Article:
QCoreApplication app(argc, argv);

    QChar const chars[] = { 'a', 'b', 'c', ' ', 255, 233, 252, 243, 246, 250, ' ', 337, 369};                
    QString s(&chars[0], sizeof(chars)/sizeof(QChar));

    WriteConsoleW(GetStdHandle(STD_OUTPUT_HANDLE), s.utf16().constData(), s.size(), NULL, NULL);

    return app.exec();
}
share|improve this answer
    
Thanks Piotr, I'm not sure that you're correct about the invalidity of QString szqLine = QString::fromUtf8("abc áéüóöú őű"); In a previous experiment I did a simillar test to what you propose and [CODE SAMPLE] foreach (QChar cqCharacter, szqLine22){ out << cqCharacter << endl; } [/CODE SAMPLE] worked fine. It put each QChar perfectly out to a file on its own line. Also all QString methods like .length() etc give correct result. –  user440297 Jan 22 '11 at 16:52
1  
@user440297 Ok, but it's tricky. I wouldn't do this. –  Piotr Dobrogost Jan 22 '11 at 17:53

I got a little farther today with the code bellow. Now it displays unicode correctly to the console but still not working quite right because the console freezes/crashes after the first unicode text is put out to the console and nothing subsequent to that is show on the console. It is as if unicode chars cause the console buffer to get confused after the first text output.

#include <QtCore/QCoreApplication>
#include <QString>
#include <QTextStream>
using namespace std;

int main(int argc, char *argv[])
{
    QCoreApplication app(argc, argv);

    QTextStream qin(stdin);
    qin.setCodec("UTF-8");
    qin.autoDetectUnicode();

    QTextStream qout(stdout);
    qout.setCodec("UTF-8");
    qout.autoDetectUnicode();

    //The last 2 chars in QString each need a double slash for an accent.
    QString szqLine = QString::fromUtf8("abc áéüóöú őű");

    qout << "Bellow are some unicode characters: " << endl;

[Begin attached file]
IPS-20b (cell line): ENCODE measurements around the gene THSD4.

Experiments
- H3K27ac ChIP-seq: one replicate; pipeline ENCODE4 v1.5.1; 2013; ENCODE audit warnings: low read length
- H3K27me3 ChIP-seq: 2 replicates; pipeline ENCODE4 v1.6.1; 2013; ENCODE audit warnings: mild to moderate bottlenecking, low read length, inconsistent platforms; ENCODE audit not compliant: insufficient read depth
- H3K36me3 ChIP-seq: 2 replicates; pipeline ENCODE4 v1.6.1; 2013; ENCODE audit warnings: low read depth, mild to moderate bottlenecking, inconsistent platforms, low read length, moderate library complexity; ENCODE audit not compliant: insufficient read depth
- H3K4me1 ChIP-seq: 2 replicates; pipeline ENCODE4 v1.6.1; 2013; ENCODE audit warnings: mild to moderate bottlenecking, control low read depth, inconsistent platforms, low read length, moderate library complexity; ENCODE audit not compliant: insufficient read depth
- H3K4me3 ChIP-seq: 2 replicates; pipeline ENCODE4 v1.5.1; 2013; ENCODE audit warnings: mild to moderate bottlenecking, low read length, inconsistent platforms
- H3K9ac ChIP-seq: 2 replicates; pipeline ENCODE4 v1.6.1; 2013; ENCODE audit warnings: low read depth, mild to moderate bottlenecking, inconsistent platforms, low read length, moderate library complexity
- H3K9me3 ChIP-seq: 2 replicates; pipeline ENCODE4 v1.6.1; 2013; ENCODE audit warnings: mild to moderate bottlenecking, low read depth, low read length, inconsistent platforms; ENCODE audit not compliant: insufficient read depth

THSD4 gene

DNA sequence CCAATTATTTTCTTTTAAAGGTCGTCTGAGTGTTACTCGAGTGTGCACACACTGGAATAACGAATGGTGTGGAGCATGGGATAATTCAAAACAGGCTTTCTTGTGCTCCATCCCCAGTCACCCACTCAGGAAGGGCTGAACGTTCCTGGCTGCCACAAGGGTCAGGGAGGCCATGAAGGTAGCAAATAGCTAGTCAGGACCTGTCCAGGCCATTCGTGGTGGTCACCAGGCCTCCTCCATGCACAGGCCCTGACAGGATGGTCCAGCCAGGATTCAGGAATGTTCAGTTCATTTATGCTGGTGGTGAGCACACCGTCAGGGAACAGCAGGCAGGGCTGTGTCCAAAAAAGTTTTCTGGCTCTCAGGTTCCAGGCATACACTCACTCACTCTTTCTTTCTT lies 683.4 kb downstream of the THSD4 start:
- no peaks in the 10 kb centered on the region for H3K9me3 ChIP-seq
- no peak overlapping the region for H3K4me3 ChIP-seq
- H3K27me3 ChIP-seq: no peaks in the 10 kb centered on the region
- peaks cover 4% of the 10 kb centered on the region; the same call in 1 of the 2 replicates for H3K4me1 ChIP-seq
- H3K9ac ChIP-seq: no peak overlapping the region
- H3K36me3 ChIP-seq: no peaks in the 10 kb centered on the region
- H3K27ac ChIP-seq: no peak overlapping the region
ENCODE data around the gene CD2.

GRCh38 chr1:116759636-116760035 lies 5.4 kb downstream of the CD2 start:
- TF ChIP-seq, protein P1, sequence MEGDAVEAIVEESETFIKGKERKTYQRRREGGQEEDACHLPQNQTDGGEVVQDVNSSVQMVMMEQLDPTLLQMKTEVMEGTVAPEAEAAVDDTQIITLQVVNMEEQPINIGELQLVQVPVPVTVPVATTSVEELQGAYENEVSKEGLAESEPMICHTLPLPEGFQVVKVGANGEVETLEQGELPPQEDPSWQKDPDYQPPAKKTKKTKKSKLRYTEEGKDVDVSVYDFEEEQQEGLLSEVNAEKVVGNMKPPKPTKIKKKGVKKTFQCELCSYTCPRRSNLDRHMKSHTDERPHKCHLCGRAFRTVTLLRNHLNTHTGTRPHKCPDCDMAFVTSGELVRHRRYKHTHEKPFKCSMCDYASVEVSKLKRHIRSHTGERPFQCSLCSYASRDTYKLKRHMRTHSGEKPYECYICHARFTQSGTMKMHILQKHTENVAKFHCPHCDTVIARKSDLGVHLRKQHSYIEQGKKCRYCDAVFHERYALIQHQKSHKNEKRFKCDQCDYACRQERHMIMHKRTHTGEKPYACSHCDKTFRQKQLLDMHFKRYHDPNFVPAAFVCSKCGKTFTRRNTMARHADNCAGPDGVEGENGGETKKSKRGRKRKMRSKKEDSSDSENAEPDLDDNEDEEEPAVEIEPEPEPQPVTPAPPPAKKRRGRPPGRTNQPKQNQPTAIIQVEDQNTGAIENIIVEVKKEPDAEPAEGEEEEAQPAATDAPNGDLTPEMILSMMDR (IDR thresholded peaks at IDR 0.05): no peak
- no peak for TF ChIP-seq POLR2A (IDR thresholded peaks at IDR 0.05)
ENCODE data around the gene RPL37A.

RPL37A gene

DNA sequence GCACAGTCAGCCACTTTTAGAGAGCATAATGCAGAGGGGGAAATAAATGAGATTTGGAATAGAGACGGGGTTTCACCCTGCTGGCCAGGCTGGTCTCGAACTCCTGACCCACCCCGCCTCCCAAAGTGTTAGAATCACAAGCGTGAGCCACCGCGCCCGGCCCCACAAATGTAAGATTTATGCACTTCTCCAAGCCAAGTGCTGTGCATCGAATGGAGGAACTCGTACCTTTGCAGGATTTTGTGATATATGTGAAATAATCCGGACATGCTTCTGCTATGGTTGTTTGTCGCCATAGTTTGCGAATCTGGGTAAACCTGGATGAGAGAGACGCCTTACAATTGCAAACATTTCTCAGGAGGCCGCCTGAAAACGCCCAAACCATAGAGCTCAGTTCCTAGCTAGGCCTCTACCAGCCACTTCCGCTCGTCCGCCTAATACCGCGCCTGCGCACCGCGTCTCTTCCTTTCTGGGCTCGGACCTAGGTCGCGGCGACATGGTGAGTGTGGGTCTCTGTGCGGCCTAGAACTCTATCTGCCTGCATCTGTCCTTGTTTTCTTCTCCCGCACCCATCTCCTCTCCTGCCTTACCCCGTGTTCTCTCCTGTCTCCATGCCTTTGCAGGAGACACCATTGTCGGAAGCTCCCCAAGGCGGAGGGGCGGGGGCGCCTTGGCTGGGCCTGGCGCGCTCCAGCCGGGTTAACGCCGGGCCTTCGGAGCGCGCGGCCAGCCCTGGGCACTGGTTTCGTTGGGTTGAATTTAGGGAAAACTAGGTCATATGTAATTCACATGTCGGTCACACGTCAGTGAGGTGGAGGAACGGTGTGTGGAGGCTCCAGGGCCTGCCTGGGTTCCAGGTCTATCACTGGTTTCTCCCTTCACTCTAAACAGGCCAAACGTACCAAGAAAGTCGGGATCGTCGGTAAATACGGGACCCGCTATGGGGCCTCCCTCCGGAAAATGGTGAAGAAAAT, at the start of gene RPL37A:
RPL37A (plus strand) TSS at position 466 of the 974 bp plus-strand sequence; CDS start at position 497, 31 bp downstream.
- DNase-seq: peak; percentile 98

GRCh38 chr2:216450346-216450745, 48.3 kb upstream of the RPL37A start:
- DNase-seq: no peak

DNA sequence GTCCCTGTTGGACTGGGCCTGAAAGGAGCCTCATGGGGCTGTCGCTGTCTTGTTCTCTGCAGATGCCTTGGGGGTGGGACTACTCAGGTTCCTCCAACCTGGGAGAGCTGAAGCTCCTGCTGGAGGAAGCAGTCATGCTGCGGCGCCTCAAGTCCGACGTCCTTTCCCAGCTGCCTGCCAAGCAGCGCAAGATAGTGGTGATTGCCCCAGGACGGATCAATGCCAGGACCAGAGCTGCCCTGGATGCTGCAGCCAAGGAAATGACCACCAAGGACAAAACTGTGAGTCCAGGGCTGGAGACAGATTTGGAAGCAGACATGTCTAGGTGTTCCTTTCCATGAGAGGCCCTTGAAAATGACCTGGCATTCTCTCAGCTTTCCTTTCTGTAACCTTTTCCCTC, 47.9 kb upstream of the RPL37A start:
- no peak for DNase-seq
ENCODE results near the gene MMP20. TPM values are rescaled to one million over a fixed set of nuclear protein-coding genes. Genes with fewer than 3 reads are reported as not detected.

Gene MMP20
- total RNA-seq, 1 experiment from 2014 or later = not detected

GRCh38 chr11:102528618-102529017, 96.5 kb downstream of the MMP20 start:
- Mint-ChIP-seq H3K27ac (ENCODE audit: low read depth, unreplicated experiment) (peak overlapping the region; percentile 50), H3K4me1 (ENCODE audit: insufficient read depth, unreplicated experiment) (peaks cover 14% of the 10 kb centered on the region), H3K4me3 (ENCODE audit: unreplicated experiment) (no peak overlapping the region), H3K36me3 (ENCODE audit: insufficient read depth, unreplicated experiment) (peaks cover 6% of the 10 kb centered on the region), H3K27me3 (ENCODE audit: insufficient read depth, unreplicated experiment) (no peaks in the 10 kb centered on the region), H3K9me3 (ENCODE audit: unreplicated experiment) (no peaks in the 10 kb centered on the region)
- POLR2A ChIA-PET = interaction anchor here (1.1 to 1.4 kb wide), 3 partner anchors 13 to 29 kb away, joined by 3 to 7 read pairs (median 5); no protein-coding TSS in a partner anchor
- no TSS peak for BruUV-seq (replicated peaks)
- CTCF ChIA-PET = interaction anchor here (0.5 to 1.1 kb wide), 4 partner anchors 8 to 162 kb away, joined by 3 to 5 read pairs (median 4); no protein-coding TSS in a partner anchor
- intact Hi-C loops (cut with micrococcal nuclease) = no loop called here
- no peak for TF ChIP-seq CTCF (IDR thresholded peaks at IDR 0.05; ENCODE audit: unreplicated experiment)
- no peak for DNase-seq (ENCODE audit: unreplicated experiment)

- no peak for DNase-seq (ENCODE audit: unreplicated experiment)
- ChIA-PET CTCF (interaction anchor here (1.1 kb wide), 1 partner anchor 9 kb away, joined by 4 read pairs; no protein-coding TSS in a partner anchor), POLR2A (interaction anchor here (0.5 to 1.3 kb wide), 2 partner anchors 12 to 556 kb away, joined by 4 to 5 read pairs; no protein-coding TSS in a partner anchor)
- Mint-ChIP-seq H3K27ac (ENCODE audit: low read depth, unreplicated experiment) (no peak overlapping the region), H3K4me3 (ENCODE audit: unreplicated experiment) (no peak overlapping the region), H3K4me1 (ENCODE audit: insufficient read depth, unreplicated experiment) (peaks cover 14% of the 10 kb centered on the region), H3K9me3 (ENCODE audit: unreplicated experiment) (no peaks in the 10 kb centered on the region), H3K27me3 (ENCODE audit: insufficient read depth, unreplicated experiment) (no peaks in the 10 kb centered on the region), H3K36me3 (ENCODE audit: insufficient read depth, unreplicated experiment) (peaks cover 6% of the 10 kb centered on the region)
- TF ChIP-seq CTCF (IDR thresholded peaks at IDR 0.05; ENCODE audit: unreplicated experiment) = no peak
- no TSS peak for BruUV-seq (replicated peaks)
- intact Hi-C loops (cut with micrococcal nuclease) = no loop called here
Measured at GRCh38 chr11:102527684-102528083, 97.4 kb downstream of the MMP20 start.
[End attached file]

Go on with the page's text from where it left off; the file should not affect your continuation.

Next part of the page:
//Now this is displayed correctly on cosole but after displaying text
    //it no loger is capable of displaying anything subsequently.
    qout << szqLine << endl;

    //Would be nice to get some unicode input from console too.
    qout << "Write some unicode chars like above: " << endl;
    QString szqInput;
    szqInput = qin.readLine();
    qout << "You wrote: " << endl;
    qout << szqInput << endl;

    return app.exec();
}
share|improve this answer
    
@user440297 Because I do not use UTF-8 encoding for my source files I changed your code to use my method of creating QString. When I run this code I get right characters printed but in addition I get some garbage after them and the prompt Write some unicode chars like above: at the bottom. The program does not crash and console does not freeze; I can input characters and after hitting enter they are displayed. –  Piotr Dobrogost Jan 22 '11 at 19:44
    
@Piotr, I tried you hard coded QString initialization method using ASCII unicode code points. Without WriteConsoleW there is no benefit...exactly same efect. The console displays the first unicode output correctly then freezes. I think it does not freeze for u because u are using the WinAPI to actually send the string to console. I have a feeling it has to do with the BOM not being correct when using QTextStream instead of WriteConsoleW(WinAPI) to output to stdout. Not sure how to fix that. I don't wan to use WinAPI because that excludes Linux and MAC. –  user440297 Jan 22 '11 at 19:59
    
@user440297 As to excluding Linux and Mac; it's not like this. You have to use what works for each system using #IFDEFs. –  Piotr Dobrogost Jan 22 '11 at 20:14
    
@Piotr, I tried what you're suggesting and it made no difference. If you don't mind post the code you are using. There must be some misunderstanding between us. Your point about the conditional implementation possibility is well taken. –  user440297 Jan 22 '11 at 20:20
    
@Piotr, thanks for the code. It makes no difference. It freezes the exact same way. I tried with the src file encoded as UTF-8 and also as SystemDefault(Which is prob what you have your src set at in Qt Creator). No difference at all. –  user440297 Jan 22 '11 at 20:39